Info Adicional:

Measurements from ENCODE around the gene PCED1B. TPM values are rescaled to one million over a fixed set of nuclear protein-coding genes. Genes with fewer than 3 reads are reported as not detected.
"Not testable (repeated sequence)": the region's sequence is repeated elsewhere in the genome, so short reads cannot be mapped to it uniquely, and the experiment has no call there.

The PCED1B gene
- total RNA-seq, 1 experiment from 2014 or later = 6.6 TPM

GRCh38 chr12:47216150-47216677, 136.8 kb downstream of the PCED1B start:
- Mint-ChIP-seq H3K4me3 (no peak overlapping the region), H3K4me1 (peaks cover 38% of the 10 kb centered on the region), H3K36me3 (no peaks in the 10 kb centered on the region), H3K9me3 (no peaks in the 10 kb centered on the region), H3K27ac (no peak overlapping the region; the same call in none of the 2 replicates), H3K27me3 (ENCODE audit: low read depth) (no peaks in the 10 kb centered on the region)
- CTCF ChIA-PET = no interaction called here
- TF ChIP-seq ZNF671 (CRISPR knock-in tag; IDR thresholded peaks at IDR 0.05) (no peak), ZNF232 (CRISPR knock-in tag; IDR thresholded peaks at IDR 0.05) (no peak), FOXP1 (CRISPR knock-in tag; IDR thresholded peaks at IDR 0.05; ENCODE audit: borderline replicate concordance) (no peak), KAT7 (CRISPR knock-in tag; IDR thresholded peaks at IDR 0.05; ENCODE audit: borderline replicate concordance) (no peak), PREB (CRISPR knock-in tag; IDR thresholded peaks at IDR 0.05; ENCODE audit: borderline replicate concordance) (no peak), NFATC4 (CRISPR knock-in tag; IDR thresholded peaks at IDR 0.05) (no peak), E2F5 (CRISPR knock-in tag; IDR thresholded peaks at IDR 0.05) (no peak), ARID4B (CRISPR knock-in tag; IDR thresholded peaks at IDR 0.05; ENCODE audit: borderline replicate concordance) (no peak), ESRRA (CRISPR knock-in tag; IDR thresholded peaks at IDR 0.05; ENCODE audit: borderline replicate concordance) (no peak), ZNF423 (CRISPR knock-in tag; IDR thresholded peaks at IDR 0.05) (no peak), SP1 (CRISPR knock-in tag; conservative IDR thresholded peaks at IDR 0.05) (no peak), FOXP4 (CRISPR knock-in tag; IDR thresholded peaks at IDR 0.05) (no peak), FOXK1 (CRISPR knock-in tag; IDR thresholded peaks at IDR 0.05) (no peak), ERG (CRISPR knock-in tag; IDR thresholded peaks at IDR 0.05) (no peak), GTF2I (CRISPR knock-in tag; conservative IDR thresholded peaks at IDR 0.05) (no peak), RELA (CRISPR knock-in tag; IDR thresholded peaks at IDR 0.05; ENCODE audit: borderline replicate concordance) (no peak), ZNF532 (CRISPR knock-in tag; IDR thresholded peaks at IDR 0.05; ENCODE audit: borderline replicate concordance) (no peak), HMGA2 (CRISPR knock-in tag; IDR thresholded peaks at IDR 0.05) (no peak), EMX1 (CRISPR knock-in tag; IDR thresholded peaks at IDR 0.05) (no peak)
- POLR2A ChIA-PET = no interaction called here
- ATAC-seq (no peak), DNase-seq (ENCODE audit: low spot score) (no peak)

1) All geological observation are theory laden. 2) Geoscientists forget to use the geological context on tentative geological interpretations of the seismic lines, locating them in relation to geographic or administrative basins and not to sedimentary basins defined in a specific basin classification. 3) Using the classification of Bally & Snelson (1980), geoscientists know, in advance, what they must to look for on seismic lines, because it gives the geological context of the main geological events and critical hydrocarbon parameters. 4) An easy refutation test of a geological interpretation (cross-section or seismic line) is to look at the dip of the proposed fault planes, which, at scale 1:1, must dip according to the Anderson's theory of faulting. 5) Every time a geoscientist shows you a delta slope on a seismic line, there is a high probability that he is showing a continental slope. The large majority of delta slopes are under seismic resolution. 6) A delta height, rarely, exceeds 100 m. A delta slope height, rarely, exceeds, 250 m. The length of a delta slope can reach more than 100 km. In appropriated geological settings, delta slopes are just visible on seismic lines with an important vertical exaggeration. 7) Geoscientists forget, often, that a seismic line looks like a geological cross section, but its vertical scale is in time (t.w.t.) and not in meters. A lot of corrections must be take into account. 8) The geometrical relationships between seismic reflectors and seismic surfaces defined, by reflections terminations, have a geological meaning just in its original depositional position. 9) At the scale of a sedimentary basin, all chronostratigraphic depositional surfaces have, a geometry, more or less, sigmoidal, with subhorizontal sectors confined by seaward dipping sectors. 10) In sequential stratigraphy, an unconformity is an erosional surface induced by a significant relative sea level fall. In other branches of the Geology an unconformity can have other meanings. 11) Some geoscientists continue to forget in their models the long periods of calm where nothing happens. In most stratigraphic sections, the duration of the hiatus is, generally, greater than the total duration of real deposition of the preserved sediments. 12) Few geoscientists know the difference between absolute and relative sea level. In addition, generally, they do not have any idea how sea level changes are measured, but they use them to explain the cyclicity of sedimentary deposits. 13) "When the sea level rise, we get a transgression and when the sea level falls we have a regression" [sic] is a false statement. A sedimentary transgression does not exist in Geology. A set of increasingly smaller sedimentary regressions can be, eventually, interpreted as the consequence of marine ingressions (transgressions). 14) When interpreting, in geological terms, a seismic line, do not forget, that the amount of sediments must be kept, more or less, constant. 15) Seismic lines are bad copies of geological reality. Tentative geological interpretations of seismic lines are far from showing the geological reality: they have a time vertical scale and a lot of lateral velocity changes inducing a lot of pitfalls. 16) Potential marine source-rock, can be localize, in the field or on seismic lines. They lie along the interfaces between retrogradational and progradational intervals.17) An angular unconformity is just a tectonically enhanced cryptic unconformity, i.e., an erosional surfaces induced by a relative sea level fall. Hydrocarbons traps associated with angular unconformities are independent of the mapping of the unconformity. They are defined by the maps of the reservoir-rock, sealing-rock and hydrocarbon migration paths. 18) Structural traps are developed in shortened geological structures. They have their own closure (four way dips). Traps against faults do not exist. Few geoscientists know what is a morphological trap by juxtaposition. Hydrodynamic traps in the majority of the cases are, totally, forgotten. 19) The first step in a tentative geological interpretations of a seismic line is to decide if the sediments are shortened or lengthened. A bad decision leads, necessarily, to a wrong tentative interpretation, because the geoscientist will be looking for geological events that are not present on the seismic line. 20) Lithological predictions can just be made on tentative geological interpretations of seismic lines made at the highest hierarchical level, i.e., at the sequence-paracycle level, in which the different depositional systems tracts and depositional systems are recognized.